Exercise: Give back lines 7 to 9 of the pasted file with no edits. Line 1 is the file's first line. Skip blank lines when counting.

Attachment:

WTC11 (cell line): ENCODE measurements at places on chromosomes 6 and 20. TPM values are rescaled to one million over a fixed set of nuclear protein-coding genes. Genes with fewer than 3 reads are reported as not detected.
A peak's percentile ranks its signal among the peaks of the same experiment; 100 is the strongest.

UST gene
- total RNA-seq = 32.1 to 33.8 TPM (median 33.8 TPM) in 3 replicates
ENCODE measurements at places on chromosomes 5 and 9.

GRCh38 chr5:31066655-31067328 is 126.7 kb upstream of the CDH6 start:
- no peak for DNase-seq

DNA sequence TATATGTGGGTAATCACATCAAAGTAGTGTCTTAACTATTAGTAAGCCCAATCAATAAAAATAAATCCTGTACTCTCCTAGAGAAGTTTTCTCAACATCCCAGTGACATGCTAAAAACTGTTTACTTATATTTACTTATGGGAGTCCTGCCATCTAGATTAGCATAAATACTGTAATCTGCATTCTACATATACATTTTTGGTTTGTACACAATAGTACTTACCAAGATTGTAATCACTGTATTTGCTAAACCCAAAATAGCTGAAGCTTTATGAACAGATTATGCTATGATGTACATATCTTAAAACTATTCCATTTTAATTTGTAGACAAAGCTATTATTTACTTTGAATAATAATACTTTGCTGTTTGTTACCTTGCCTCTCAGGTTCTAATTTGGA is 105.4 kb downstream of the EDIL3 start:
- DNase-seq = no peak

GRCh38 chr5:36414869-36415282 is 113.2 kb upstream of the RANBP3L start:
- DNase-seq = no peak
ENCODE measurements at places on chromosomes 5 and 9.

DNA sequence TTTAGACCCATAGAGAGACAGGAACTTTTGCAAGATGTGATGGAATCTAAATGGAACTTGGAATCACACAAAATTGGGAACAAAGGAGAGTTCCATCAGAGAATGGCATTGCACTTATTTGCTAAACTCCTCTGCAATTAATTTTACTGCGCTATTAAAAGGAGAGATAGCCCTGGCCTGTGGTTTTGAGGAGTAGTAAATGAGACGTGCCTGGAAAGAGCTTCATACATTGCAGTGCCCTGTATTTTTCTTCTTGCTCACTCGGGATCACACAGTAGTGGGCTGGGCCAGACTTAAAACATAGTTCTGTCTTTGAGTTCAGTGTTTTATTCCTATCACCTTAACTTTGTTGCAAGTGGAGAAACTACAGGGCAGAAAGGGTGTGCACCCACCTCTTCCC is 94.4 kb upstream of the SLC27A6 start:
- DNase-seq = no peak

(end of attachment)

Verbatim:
- no peak for DNase-seq

DNA sequence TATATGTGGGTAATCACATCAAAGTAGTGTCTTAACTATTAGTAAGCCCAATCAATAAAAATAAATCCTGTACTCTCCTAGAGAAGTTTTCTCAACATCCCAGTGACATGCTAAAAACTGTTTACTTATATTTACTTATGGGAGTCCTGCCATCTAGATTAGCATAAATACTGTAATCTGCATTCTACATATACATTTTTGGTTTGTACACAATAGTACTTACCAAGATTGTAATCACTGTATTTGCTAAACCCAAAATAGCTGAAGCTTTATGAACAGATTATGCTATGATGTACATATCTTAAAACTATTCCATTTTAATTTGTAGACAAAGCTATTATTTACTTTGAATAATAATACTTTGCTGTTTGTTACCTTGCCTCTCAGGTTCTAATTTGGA is 105.4 kb downstream of the EDIL3 start:
- DNase-seq = no peak